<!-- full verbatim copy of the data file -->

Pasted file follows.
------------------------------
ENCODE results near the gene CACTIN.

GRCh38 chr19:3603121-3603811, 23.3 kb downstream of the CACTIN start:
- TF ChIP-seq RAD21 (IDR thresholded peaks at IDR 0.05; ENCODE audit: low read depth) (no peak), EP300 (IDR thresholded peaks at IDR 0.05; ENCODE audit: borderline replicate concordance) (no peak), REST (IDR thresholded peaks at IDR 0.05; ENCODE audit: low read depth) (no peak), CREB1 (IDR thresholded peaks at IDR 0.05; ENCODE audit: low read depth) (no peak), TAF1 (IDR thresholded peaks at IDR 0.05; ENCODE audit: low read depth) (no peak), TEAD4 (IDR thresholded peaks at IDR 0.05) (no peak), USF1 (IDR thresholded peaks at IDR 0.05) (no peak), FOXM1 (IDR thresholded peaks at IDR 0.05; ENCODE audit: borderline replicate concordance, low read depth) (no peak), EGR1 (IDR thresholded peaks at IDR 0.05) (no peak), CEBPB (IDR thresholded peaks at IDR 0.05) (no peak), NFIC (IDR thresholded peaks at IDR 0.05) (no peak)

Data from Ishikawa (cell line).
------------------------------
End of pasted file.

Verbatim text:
ENCODE results near the gene CACTIN.

GRCh38 chr19:3603121-3603811, 23.3 kb downstream of the CACTIN start:
- TF ChIP-seq RAD21 (IDR thresholded peaks at IDR 0.05; ENCODE audit: low read depth) (no peak), EP300 (IDR thresholded peaks at IDR 0.05; ENCODE audit: borderline replicate concordance) (no peak), REST (IDR thresholded peaks at IDR 0.05; ENCODE audit: low read depth) (no peak), CREB1 (IDR thresholded peaks at IDR 0.05; ENCODE audit: low read depth) (no peak), TAF1 (IDR thresholded peaks at IDR 0.05; ENCODE audit: low read depth) (no peak), TEAD4 (IDR thresholded peaks at IDR 0.05) (no peak), USF1 (IDR thresholded peaks at IDR 0.05) (no peak), FOXM1 (IDR thresholded peaks at IDR 0.05; ENCODE audit: borderline replicate concordance, low read depth) (no peak), EGR1 (IDR thresholded peaks at IDR 0.05) (no peak), CEBPB (IDR thresholded peaks at IDR 0.05) (no peak), NFIC (IDR thresholded peaks at IDR 0.05) (no peak)

Data from Ishikawa (cell line).